Ultimate Reality and Divine Beings
Written by: Beth Davies-Stofka
Christian beliefs in divine or supernatural beings and the ultimate nature of reality are shared by Eastern Orthodox Christians. This article concerns some of the distinguishing characteristics of Eastern Orthodox belief in God, and in Mary, who is called Theotokos, or Mother of God.
Eastern Orthodoxy affirms the mystery of the Trinity and speaks of it using the language of love. When Eastern Orthodoxy speaks of God, the subject is not God the Father, but God the Trinity. According to the doctrine of the Trinity, God is Father, Son, and Holy Spirit, three divine Persons in One God, who exist within each other in a perpetual communion of love. There is a fundamental paradox in believing that 3=1, which is embraced by the Orthodox traditions as a path to transformation. Because the nature of God is mysterious, it can't be reduced to logic or words, and therefore must be experienced through repentance and revelation. It is possible to experience the mystery of God because God is also personal, a God whom the believer can approach directly and relationally. Personal experience of the divine mystery changes the believer in mind, heart, and feeling, opening the path to holiness.
The emphasis Eastern Orthodoxy places on mysticism, or the believer's personal experience of the mysteries of faith, is unmistakable. It has also led to some of Eastern Orthodoxy's most distinctive contributions to Christian theology. Orthodox thought fiercely guards the absolute transcendence of God from any idea that might dilute it. No one can claim to know God, because God is unknowable. Certain things can be known about God, such as God's goodness, or wisdom, or justice, but these attributes don't fully describe God's inner nature, which is transcendent and beyond knowing. Orthodox Christians therefore practice 'apophatic' theology, or the 'way of negation.' Orthodoxy avoids describing only what God is, focusing ultimately on what God is not. Any positive affirmation of God is just a way to improve our human, and therefore limited, understanding of the incomprehensible nature of God. So, for example, if we were to say, "God is love," the Orthodox would reply, "This is true, but God also surpasses everything we know about love."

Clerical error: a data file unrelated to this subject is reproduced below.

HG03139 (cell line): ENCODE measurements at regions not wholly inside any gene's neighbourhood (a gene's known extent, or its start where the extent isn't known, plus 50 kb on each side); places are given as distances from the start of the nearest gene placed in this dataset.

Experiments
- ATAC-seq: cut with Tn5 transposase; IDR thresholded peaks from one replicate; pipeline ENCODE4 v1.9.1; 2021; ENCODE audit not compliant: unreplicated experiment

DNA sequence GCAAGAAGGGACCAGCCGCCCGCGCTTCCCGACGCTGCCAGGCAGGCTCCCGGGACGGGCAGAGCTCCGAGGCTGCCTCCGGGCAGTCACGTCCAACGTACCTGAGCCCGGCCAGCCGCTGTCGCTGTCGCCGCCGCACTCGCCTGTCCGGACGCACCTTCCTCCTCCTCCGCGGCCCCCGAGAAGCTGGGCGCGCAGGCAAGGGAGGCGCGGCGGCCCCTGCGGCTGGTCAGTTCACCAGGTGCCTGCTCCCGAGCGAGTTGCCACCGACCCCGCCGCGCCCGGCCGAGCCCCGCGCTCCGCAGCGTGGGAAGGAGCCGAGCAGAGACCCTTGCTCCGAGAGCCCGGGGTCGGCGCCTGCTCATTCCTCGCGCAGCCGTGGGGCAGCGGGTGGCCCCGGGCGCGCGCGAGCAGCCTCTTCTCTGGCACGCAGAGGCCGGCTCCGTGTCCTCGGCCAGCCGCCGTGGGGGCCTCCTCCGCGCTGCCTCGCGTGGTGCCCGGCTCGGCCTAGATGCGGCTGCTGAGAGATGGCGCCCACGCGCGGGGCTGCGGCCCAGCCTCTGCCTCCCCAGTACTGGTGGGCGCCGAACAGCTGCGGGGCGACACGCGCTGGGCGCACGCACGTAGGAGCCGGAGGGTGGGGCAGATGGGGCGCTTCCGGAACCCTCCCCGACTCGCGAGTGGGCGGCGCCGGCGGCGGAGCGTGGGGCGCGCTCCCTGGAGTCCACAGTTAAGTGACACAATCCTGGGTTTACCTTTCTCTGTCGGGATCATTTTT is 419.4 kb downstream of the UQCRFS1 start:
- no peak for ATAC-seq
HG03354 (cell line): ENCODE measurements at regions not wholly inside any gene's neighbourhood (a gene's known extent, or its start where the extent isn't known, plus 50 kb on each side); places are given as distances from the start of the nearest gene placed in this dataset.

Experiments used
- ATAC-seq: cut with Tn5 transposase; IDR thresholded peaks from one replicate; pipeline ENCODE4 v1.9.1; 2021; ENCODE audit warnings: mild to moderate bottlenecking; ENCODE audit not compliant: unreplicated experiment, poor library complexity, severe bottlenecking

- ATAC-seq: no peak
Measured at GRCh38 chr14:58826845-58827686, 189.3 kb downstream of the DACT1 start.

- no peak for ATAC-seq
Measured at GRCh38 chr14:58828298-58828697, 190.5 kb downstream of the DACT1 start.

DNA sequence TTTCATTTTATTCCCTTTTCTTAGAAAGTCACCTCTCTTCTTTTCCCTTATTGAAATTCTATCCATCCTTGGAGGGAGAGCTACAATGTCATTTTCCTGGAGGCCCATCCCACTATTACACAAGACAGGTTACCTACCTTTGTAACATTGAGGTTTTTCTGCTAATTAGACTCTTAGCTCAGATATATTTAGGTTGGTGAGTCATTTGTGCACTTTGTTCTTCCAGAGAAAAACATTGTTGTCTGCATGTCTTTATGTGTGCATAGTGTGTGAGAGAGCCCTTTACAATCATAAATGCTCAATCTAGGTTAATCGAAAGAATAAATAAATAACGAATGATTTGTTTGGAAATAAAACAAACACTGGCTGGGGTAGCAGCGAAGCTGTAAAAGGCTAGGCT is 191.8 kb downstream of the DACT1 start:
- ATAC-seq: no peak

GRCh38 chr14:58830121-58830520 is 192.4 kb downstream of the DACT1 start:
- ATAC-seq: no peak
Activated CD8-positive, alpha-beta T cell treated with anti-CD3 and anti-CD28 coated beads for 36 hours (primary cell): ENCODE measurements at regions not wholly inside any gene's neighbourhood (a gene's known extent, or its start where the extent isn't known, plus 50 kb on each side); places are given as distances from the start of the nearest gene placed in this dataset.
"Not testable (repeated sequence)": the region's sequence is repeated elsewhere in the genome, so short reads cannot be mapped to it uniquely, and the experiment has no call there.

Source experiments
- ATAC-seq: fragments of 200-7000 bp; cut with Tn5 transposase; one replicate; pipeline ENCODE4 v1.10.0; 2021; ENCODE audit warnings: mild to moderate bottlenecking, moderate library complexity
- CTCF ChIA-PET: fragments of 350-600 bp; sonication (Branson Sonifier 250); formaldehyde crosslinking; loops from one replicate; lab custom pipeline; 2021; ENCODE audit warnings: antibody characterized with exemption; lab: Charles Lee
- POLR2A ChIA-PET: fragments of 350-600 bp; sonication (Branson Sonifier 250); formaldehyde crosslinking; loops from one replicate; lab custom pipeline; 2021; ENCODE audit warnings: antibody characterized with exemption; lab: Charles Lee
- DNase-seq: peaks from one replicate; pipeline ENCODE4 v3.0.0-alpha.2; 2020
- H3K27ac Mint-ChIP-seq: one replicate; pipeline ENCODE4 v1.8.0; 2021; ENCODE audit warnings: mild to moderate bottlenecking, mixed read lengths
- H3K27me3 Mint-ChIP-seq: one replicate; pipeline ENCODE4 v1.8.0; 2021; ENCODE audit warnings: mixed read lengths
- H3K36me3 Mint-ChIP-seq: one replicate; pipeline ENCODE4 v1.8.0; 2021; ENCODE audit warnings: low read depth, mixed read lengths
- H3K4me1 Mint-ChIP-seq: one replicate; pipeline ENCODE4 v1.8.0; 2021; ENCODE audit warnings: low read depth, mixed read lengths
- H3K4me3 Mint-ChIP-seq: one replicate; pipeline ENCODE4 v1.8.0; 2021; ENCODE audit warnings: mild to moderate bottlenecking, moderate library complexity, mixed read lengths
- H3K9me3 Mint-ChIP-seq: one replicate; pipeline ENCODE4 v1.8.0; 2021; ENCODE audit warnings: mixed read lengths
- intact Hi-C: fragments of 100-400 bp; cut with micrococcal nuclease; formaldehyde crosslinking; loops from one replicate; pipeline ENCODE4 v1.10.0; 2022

However, God is also immanent, dwelling within all things. How is it possible for God to be both absolutely transcendent and immanent? Orthodoxy differentiates God's essence and God's energies. God's essence is unknowable, but God sends divine energies, which are also true God, to permeate creation and take action in concrete situations. In this way, Orthodoxy is consistent with its Jewish heritage in worshipping the God of history. Moreover, the believer experiences God through these divine energies, which are encountered as divine light and deifying grace.